For Immediate Release
Human Rights Watch Opposes Nomination of Brett Kavanaugh to the US Supreme Court
WASHINGTON - Re: Nomination of Brett Kavanaugh to the US Supreme Court
We urge you to vote no on appointing Judge Brett Kavanaugh to the United States Supreme Court.
Human Rights Watch has previously raised serious concerns about Judge Kavanaugh’s nomination, noting that his judicial record suggests his presence could tip the court’s balance in a way that could erode protections for a range of fundamental human rights.
This is the first time Human Rights Watch has opposed the appointment of a US Supreme Court justice. We have taken this unprecedented step for the following reasons. Credible concerns, based in part on the testimony of Dr. Christine Blasey Ford under oath before the Senate Judiciary Committee, have been raised about whether Judge Kavanaugh committed at least one sexual assault in 1982, and allegations continue to circulate that he may have committed other sexual misconduct.
Rather than engage meaningfully with Senators’ questions on those matters, Judge Kavanaugh sought to dismiss the concerns out of hand, which signaled a lack of understanding of the importance of a fair airing of the alleged harm suffered and of respect for the human dignity of alleged victims. Judge Kavanaugh demonstrated little understanding that inquiries into whether a US Supreme Court nominee engaged in sexual assault is a matter to which senators and witnesses must give their serious attention—both for the future of the court and for the message the process sends about the basic rights of millions of survivors of sexual assault and to future victims.
SCROLL TO CONTINUE WITH CONTENT
Never Miss a Beat.
Get our best delivered to your inbox.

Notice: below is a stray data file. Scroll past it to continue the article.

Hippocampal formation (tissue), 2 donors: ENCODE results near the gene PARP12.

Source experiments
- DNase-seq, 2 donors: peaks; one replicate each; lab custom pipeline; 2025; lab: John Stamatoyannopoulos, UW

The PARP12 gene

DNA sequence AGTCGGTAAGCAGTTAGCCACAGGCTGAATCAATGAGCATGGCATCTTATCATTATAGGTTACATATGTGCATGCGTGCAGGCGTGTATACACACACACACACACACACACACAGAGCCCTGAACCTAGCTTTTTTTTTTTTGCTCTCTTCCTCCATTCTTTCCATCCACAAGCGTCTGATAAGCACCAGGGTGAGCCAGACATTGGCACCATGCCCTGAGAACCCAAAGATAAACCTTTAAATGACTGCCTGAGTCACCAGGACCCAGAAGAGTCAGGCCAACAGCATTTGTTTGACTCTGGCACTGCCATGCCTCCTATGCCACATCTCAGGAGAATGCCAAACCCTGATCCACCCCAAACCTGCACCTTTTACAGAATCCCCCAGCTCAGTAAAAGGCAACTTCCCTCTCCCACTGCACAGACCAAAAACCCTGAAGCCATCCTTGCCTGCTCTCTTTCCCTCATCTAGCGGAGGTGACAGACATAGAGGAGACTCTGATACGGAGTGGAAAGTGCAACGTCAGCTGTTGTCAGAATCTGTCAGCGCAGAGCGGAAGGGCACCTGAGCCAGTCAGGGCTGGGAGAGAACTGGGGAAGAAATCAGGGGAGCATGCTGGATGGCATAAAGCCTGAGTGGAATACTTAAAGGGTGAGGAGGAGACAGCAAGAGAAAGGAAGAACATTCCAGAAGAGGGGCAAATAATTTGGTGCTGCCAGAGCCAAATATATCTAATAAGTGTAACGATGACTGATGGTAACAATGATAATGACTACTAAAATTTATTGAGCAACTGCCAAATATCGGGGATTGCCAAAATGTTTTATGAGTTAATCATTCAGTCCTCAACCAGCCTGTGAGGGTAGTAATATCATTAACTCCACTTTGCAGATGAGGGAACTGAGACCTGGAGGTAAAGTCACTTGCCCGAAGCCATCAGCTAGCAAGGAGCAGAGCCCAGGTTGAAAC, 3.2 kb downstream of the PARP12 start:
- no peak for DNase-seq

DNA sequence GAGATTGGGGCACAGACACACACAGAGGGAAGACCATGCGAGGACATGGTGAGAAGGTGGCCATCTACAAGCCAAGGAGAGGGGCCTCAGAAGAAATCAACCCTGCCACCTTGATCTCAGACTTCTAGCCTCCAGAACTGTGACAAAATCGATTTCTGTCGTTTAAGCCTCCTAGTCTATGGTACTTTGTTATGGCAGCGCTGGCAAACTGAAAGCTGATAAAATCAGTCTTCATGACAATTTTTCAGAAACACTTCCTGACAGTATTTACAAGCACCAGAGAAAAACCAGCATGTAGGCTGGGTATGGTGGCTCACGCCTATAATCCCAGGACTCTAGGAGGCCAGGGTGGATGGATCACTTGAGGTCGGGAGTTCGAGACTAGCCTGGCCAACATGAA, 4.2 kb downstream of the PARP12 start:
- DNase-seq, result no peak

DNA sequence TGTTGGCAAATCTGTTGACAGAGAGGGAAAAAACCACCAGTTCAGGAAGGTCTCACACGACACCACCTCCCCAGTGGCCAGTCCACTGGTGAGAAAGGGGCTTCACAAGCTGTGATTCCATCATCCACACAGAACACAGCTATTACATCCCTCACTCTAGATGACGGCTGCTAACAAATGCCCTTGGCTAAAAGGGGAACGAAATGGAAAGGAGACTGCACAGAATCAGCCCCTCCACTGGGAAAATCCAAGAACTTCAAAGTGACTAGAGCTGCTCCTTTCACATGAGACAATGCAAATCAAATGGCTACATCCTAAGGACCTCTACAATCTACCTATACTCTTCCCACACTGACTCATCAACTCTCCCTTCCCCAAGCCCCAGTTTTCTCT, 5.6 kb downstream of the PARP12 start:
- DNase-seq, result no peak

During his testimony Judge Kavanaugh also made several apparently false statements about material matters—including asserting that he was of legal drinking age when the sexual assault is alleged to have occurred; apparently mischaracterizing his drinking behavior throughout his youth, including during the years when Dr. Blasey Ford’s and other alleged incidents are said to have occurred; and asserting that several individuals Dr. Blasey Ford said were present at the party where her assault occurred denied that the assault happened. These apparently false statements give rise to larger concerns about his veracity under oath.
Finally, while it was important and laudable that, after leadership provided by key members, the Senate committee called for an FBI investigation, we are concerned that investigators did not speak with either the alleged perpetrator or victim, and reportedly did not speak to multiple individuals who have reported publicly that they had knowledge relevant to the allegations against and veracity of the testimony provided by Judge Kavanaugh.
Some supporters of Judge Kavanaugh seem to believe he should be confirmed unless it can be proven beyond a reasonable doubt that he engaged in sexual assault or perjury. Serving on high court is not an entitlement, however. There remain serious reasons to believe the nominee committed a sexual assault, failed to evidence an understanding of the importance of a full airing of the alleged harm suffered, and was untruthful under oath. Human Rights Watch urges senators to vote “no” on Brett Kavanaugh’s nomination to the US Supreme Court.
Executive Director, US Program
Human Rights Watch
Human Rights Watch
This is the world we live in. This is the world we cover.
Because of people like you, another world is possible. There are many battles to be won, but we will battle them together—all of us. Common Dreams is not your normal news site. We don't survive on clicks. We don't want advertising dollars. We want the world to be a better place. But we can't do it alone. It doesn't work that way. We need you. If you can help today—because every gift of every size matters—please do. Without Your Support We Simply Don't Exist.
Please select a donation method:
Human Rights Watch is one of the world's leading independent organizations dedicated to defending and protecting human rights. By focusing international attention where human rights are violated, we give voice to the oppressed and hold oppressors accountable for their crimes. Our rigorous, objective investigations and strategic, targeted advocacy build intense pressure for action and raise the cost of human rights abuse. For 30 years, Human Rights Watch has worked tenaciously to lay the legal and moral groundwork for deep-rooted change and has fought to bring greater justice and security to people around the world.